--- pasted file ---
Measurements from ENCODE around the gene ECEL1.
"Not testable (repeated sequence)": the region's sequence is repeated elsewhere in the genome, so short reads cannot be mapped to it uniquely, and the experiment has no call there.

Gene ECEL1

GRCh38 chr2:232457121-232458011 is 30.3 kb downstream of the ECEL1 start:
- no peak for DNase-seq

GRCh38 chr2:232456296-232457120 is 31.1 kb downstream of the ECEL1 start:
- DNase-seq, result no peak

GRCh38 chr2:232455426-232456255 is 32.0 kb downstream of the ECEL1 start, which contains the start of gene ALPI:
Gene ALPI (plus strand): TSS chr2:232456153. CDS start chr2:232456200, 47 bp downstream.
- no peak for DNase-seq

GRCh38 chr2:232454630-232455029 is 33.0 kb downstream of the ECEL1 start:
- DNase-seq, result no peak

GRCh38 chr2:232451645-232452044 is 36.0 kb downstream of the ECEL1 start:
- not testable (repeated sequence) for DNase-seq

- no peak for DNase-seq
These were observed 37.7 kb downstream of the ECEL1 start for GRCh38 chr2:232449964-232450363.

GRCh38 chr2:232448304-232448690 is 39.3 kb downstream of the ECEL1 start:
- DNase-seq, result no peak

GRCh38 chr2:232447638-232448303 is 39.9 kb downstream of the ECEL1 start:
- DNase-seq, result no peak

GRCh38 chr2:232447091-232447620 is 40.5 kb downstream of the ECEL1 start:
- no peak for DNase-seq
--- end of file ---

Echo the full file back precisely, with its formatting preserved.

Measurements from ENCODE around the gene ECEL1.
"Not testable (repeated sequence)": the region's sequence is repeated elsewhere in the genome, so short reads cannot be mapped to it uniquely, and the experiment has no call there.

Gene ECEL1

GRCh38 chr2:232457121-232458011 is 30.3 kb downstream of the ECEL1 start:
- no peak for DNase-seq

GRCh38 chr2:232456296-232457120 is 31.1 kb downstream of the ECEL1 start:
- DNase-seq, result no peak

GRCh38 chr2:232455426-232456255 is 32.0 kb downstream of the ECEL1 start, which contains the start of gene ALPI:
Gene ALPI (plus strand): TSS chr2:232456153. CDS start chr2:232456200, 47 bp downstream.
- no peak for DNase-seq

GRCh38 chr2:232454630-232455029 is 33.0 kb downstream of the ECEL1 start:
- DNase-seq, result no peak

GRCh38 chr2:232451645-232452044 is 36.0 kb downstream of the ECEL1 start:
- not testable (repeated sequence) for DNase-seq

- no peak for DNase-seq
These were observed 37.7 kb downstream of the ECEL1 start for GRCh38 chr2:232449964-232450363.

GRCh38 chr2:232448304-232448690 is 39.3 kb downstream of the ECEL1 start:
- DNase-seq, result no peak

GRCh38 chr2:232447638-232448303 is 39.9 kb downstream of the ECEL1 start:
- DNase-seq, result no peak

GRCh38 chr2:232447091-232447620 is 40.5 kb downstream of the ECEL1 start:
- no peak for DNase-seq